A few weeks ago, Aaron Goldman, Founder & Managing Partner of Connectual, interviewed me as part of a series of conversations which will guide his upcoming book on learnings from Google.
The interview appeared in Search Insider earlier this week . A copy of the interview is part of this post.
The one thing I am increasingly convinced about having reread the interview and thinking about events such as the Apple I-Pad is that the most formidable companies tend to have working founders and audacious visions in their best years.
Bill Gates and the idea of having a computer on every desk. Brin and Page and their quest to organize the worlds information. Steve Job’s goal of re-inventing every industry he touches ( Computing, Phones, Music and now all Media), and Jeff Bezos…
These visions are not just audacious but we are deeply curious as to where these leaders are going to take us next. Today, Steve Jobs, The Google Boys and Jeff Bezos keep us enthralled by their vision. They bring to mind a statement made by Gen Colin Powell about “people following true leaders because they are curious as to where they are going to go”. We always wait with bated breath as to what new frontiers the audacious founder will pierce.
The Interview with Aaron Goldman(AG):
AG: Which of the lessons I’ve outlined (see them all at GoogleyLessons.com) resonates with you the most — and why?
Rishad Tobaccowala: To me the three most important are a) relevance, b) simplicity and c) broad competitive sets.
The first two (relevance and simplicity) are the keys to marketing. From the days I began my career at Leo Burnett, they always honed [in] on the importance of relevance and simplicity in advertising. Over the years, I have found that being able to articulate things that are complex into simple concepts (not dumbed-down, but honed) and then making [them] relevant to the audience — consumer and/or client — have been absolutely key
The idea of broader competitive sets is newer, and driven by the digital world plus increasing mobile computing power — since, more than ever before, once something becomes digital the borders between industries collide.
For instance, let’s look at the Apple iPhone, which now makes Apple a competitor to not just Microsoft and Sony but also Nintendo (gaming), Nikon (camera), Google (apps mean less search), Timex (why need a watch), Nokia (phone), [and] Garmin (mapping).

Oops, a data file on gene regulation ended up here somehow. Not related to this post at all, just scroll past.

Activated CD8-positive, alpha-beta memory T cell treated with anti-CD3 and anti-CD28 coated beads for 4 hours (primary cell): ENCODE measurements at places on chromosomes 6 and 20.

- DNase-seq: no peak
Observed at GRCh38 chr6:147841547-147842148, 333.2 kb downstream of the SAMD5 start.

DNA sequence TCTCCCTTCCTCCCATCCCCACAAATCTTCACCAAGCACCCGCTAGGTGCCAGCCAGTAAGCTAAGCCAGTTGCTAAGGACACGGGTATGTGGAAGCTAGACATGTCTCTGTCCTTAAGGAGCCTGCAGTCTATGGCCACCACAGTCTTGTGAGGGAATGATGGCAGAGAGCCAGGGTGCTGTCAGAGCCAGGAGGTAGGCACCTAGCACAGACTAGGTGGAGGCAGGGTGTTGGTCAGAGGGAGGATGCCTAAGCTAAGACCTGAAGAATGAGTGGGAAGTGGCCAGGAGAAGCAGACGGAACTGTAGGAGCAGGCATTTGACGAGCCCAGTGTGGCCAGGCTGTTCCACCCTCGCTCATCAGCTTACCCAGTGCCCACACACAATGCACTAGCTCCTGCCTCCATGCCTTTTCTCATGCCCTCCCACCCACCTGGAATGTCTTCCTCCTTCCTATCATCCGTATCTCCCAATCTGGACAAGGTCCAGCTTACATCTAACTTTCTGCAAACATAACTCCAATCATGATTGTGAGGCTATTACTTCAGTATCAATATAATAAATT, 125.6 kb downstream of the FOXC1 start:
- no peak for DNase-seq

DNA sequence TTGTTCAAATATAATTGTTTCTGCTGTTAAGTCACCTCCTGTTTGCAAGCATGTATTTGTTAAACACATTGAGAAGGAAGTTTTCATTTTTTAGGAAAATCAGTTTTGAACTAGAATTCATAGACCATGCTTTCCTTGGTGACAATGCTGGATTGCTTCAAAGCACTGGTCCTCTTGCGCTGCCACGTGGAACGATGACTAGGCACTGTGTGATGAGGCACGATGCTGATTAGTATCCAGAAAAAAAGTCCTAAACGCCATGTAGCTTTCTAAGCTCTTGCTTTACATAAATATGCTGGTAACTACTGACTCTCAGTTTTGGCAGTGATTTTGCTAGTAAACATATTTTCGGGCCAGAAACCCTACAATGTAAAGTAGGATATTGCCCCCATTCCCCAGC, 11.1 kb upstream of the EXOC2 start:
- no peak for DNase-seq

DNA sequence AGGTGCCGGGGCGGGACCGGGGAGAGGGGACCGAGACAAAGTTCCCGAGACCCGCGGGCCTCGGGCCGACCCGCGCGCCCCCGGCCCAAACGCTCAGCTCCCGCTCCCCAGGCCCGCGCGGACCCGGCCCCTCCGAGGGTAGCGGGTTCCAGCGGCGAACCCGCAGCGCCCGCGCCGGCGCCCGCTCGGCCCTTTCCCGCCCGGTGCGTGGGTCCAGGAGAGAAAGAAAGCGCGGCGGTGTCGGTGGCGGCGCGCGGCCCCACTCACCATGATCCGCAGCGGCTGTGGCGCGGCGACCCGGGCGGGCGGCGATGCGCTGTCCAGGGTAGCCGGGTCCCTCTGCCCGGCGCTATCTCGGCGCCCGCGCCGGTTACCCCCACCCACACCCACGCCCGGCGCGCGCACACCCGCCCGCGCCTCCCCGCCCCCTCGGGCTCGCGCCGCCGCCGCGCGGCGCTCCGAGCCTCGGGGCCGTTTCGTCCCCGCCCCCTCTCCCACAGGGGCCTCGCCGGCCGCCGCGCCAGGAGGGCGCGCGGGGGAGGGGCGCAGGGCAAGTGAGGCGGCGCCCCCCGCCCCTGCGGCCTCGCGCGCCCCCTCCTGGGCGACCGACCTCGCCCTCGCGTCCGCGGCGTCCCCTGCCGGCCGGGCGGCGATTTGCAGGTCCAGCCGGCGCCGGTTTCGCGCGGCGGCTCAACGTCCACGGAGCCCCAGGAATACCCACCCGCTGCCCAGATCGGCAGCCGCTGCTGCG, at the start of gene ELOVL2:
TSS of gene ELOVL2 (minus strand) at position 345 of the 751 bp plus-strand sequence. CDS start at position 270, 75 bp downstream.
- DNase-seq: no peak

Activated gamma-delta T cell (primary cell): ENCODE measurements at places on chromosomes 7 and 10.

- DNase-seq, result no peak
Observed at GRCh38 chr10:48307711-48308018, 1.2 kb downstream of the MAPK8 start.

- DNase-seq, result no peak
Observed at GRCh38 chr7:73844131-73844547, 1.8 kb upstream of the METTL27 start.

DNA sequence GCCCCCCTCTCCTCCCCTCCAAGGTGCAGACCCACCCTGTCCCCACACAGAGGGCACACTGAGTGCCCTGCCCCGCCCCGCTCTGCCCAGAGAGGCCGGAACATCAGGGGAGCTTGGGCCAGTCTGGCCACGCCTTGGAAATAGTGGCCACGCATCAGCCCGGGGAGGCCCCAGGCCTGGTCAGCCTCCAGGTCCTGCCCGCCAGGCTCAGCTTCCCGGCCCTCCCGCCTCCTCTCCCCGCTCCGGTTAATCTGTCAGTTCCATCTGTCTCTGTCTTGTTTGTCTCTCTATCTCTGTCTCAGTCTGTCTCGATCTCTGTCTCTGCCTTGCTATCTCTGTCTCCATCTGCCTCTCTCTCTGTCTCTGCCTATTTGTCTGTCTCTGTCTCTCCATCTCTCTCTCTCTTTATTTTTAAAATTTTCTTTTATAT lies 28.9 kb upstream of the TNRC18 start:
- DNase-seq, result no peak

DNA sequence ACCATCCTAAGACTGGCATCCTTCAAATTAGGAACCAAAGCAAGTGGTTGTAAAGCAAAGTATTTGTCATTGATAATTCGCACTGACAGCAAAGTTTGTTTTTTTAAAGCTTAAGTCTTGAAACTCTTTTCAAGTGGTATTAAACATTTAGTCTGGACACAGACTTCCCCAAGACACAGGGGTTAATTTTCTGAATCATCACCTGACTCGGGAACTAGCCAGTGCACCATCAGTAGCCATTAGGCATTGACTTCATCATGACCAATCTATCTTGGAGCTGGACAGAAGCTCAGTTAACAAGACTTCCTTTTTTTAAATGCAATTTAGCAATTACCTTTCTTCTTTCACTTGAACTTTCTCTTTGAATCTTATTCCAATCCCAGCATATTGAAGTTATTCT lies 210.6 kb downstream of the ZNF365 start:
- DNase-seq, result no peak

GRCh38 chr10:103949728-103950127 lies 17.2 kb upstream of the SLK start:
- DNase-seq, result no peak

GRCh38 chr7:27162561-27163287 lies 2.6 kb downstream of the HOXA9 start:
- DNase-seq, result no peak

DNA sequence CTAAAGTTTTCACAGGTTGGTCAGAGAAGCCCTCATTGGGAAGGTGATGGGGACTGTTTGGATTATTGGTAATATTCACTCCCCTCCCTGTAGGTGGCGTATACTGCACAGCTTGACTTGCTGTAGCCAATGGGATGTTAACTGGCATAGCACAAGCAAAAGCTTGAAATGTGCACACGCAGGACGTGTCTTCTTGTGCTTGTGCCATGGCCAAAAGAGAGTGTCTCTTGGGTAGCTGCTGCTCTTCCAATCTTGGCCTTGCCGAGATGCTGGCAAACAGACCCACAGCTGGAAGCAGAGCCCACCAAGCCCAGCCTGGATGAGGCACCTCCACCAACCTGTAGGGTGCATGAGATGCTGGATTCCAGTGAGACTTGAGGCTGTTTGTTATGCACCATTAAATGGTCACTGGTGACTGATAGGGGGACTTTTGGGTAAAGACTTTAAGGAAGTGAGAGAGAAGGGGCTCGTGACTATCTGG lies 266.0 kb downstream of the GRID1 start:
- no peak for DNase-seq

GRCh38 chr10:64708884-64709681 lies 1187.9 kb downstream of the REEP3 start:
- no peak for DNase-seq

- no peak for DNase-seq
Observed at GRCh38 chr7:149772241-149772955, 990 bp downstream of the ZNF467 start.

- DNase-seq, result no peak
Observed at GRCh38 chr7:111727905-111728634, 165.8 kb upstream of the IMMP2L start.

I would [add] two points you do not have, which is the AUDACITY of having a 100-year grand vision (organizing all the world’s information and spending billions to buy things like YouTube), and SPEED (move fast, iterate fast, make mistakes fast).
AG: What companies (besides Google) are putting one or more of these lessons to good use? How?
RT: I believe that there are three companies that are dominant in the digital world today and these are Google, Apple and Amazon.
Apple clearly makes things simple and, seeing how competition was going to be broader than before, entered from computers into phones, music and slates, and will soon be everywhere else.
Amazon, similarly, through its data and reco engines, makes sure things are relevant – and, with one click, Amazon prime makes shopping and pricing simple. Also Amazon has expanded into all forms of retail including streaming and Web services, and into hardware with Kindle.
I see these three increasingly competing with each other and, between them, dominating share of wallet.
AG: What makes Google such a unique company? Why has it been so successful?
RT: I believe success is due to four key factors:
a) A reverence for data-driven marketing, which means constant testing and learning.
b) A focus on consumer/user and what they want versus what Google wants.
c) A maniacal focus on talent (getting it, attracting it and nurturing it).
d) Surprise… all its partners and competitors were either asleep, did not take Google seriously or did not understand the business model. Only Apple and Amazon from the start knew what was happening.
AG: You once referred to search as “math and machines.” Do you still hold that POV? Why or why not?
RT: Google search is math and machines. The future of search is much more than that. Today I find Twitter a great discovery engine… better than Google for discovery, but not for regular search. So I would say it is math, machines and people pointers.
AG: What type of person is well-suited to thrive in an agency, or client-side, in today’s marketing world?
RT: Someone who is willing to be serious about constantly learning, since things change so fast — not serious about their own position or knowledge, since you will make a fool of yourself in learning — [and someone who is] authentic and trustworthy, to attract talent and partners. Companies with [the] best ecosystem of talent and partners will have [an] advantage, but you cannot get partners and talent by being a fearsome fake.
AG: In 10 years, what will the role of Google be in the marketing ecosystem?
RT: Best case, they will be like Microsoft is today (highly profitable, global, large and respected, but not dominant in more than one or two areas [and] not feared or seen as unbeatable). Worst case is that they will be like eBay, which is large, has some interesting platforms (like PayPal) and [is] out there as part of the digital system but unable to elicit passion.
AG: In under 140 characters, what’s the single most important thing you’ve learned about marketing from Google?
RT: Think Big. Move Fast. Revere Talent. Measure Everything.
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